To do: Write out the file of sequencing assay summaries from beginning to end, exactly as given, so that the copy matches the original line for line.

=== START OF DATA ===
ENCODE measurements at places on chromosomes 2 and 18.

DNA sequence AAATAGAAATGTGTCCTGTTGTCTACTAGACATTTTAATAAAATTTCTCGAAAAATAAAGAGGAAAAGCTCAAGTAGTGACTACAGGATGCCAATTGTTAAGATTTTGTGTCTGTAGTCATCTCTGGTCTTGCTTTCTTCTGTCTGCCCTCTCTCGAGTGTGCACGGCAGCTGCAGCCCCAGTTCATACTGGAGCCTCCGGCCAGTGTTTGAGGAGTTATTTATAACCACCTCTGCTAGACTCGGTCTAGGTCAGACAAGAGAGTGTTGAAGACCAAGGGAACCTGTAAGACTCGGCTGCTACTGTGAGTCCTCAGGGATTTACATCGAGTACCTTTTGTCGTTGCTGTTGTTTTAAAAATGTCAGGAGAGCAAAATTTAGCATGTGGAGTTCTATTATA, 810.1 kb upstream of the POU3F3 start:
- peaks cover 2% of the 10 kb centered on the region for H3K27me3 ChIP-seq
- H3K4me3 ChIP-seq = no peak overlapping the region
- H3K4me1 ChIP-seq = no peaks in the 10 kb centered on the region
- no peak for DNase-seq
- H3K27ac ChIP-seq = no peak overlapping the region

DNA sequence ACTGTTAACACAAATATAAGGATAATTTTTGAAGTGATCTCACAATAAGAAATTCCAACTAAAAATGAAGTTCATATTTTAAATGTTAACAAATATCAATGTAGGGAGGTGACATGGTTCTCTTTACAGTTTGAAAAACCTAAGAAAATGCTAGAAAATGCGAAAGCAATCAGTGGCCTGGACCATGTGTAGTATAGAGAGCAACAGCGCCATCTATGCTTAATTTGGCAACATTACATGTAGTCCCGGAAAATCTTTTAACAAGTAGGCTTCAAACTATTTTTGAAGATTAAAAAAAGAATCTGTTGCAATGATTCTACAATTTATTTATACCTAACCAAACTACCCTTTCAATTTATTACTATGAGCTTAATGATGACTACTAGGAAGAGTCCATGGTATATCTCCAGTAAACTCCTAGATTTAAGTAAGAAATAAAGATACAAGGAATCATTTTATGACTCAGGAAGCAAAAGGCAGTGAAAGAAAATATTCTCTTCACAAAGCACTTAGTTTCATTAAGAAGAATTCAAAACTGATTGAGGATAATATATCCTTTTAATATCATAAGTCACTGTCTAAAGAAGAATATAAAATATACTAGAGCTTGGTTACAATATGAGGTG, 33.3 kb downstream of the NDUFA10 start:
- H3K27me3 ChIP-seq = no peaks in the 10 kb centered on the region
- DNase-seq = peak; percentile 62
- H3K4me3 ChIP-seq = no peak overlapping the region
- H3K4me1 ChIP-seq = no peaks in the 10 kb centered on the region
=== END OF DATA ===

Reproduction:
ENCODE measurements at places on chromosomes 2 and 18.

DNA sequence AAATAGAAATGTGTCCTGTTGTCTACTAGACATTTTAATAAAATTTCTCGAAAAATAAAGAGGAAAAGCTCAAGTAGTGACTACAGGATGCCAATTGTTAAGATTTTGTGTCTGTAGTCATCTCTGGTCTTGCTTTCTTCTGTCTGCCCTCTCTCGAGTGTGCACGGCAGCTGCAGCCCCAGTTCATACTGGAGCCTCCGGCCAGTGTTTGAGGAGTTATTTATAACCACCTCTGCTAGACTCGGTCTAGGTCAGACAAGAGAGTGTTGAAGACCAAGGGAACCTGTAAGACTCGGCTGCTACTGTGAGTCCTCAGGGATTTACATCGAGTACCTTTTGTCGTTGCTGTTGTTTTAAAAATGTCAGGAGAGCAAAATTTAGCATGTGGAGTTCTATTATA, 810.1 kb upstream of the POU3F3 start:
- peaks cover 2% of the 10 kb centered on the region for H3K27me3 ChIP-seq
- H3K4me3 ChIP-seq = no peak overlapping the region
- H3K4me1 ChIP-seq = no peaks in the 10 kb centered on the region
- no peak for DNase-seq
- H3K27ac ChIP-seq = no peak overlapping the region

DNA sequence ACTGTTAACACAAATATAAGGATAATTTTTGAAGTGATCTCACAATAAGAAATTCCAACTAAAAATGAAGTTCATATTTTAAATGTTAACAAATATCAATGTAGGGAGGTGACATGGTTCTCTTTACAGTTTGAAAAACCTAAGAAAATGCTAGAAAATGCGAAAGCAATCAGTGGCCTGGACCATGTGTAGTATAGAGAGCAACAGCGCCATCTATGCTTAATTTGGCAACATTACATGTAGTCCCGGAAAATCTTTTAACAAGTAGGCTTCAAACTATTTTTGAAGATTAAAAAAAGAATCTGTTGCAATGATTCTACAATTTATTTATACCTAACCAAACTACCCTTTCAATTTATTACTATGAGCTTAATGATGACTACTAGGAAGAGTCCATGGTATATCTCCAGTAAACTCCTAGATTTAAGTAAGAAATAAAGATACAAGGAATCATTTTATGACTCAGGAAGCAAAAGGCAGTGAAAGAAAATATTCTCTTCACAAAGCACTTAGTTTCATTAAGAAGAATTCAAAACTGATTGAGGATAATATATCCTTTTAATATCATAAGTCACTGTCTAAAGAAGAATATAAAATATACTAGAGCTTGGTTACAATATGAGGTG, 33.3 kb downstream of the NDUFA10 start:
- H3K27me3 ChIP-seq = no peaks in the 10 kb centered on the region
- DNase-seq = peak; percentile 62
- H3K4me3 ChIP-seq = no peak overlapping the region
- H3K4me1 ChIP-seq = no peaks in the 10 kb centered on the region